JWN Foundation to share $17m among 275 students

Career & Education

JWN Foundation to share $17m among 275 students

Sunday, September 08, 2019

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WITH individual awards ranging in value from $25,000 at the secondary level to $450,000 at the tertiary level, J Wray & Nephew (JWN) Foundation has pledged to award 275 students in communities in proximity to its operations at Appleton Estate in St Elizabeth, New Yarmouth Estate in Clarendon, and its Spanish Town Road manufacturing hub in Kingston with over $17 million this year.

Children of JWN staff members and dependent children registered during the 2018 closure of Holland & Casa Marantha Estates are among those selected.

The awards are scheduled to be made this Thursday, September 12 at Courtleigh Auditorium in New Kingston.

“This year, we are awarding seven full scholarships: three Master Blender Scholarships for STEM students valued at $450,000 each; two Maritime and Logistics Scholarships, valued at $400,000 each, and two Excellence in Education Awards, [also] valued at $400,000 each,” foundation chair Clement “Jimmy” Lawrence explained.

“In addition to these, 25 regular awards valued at $200,000 each [are] allocated at the tertiary level; and 95 valued at $25,000 each at the secondary level,” he continued.

Seventy-nine awards are earmarked for children of employees — 59 at the secondary level and 20 for study at local universities. The remaining 68 are allocated for registered children of former staff members of the Holland & Casa Marantha Estates. At the time of the separation exercise, the JWN Foundation pledged support to ensure the dependents of affected parties were able to complete their studies up to high school.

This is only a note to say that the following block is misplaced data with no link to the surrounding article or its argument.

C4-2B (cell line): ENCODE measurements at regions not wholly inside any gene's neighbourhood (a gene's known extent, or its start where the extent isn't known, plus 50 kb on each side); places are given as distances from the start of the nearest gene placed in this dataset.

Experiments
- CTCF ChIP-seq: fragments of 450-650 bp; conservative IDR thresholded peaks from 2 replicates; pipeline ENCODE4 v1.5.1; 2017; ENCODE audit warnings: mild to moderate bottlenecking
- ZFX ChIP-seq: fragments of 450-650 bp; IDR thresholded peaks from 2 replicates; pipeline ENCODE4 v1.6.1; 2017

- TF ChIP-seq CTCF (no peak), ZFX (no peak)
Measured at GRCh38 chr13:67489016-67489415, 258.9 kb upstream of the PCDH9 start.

The 2019 allocation of bursaries to the community brings JWN within closing distance of the 200 community scholarships by 2021, which it promised in 2016 when it presented the revamped scholarship programme under the newly operationalised JWN Foundation.

Last year, 103 scholarships were issued, a near doubling of the 65 granted in 2017.

“We are convinced that there is an inextricable link between how educated our people are and the development of Jamaica. Indeed, this view is supported by several studies that have confirmed the causative link between the levels of education in a country and its economic development,” Lawrence said.

Reania Francis, who received a scholarship last year to study medicine at The University of the West Indies (The UWI), said no praises were too big for what she described as the JWN Foundation family.

“The scholarship allowed me to go to school without having a financial burden,” she told the Jamaica Observer. “It really transformed my life and allowed me to concentrate…It has allowed me the privilege of not having to resort to student loan.”

Francis also revealed a stunner. She said she has been advised of another JWN award for this school year, but has turned it down because she has got another opportunity elsewhere.

“I politely declined the offer so someone else can benefit,” she noted. “The foundation has done a lot for me and so I wanted someone else who needs the assistance to benefit.”

Lawrence said there have been similar situations to Francis' where repeat scholarship recipients have declined to take up offers so others who are less fortunate can be accommodated.

In the meantime, Rickardo Anderson, who will be graduating from The UWI with a first-class honours degree in medical physics and a minor in economics said, “The JWN Foundation should be commended for being a great corporate citizen and also for its role in building leaders for the future.”

Like Francis, he noted that the scholarship has made his journey through school easier.

“It was a very long road but indeed I am proud,” he told Career & Education. “Education is the key to everything and the JWN Foundation must be commended for what they are doing.”

As a condition of the scholarships, tertiary students are required to give a minimum of 72 hours of voluntary service in their communities and are encouraged to participate in JWN Foundation's career readiness and personal development training programmes.

In the four years since it has become operationalised, the foundation has awarded 800 scholarships totalling $48.2 million.

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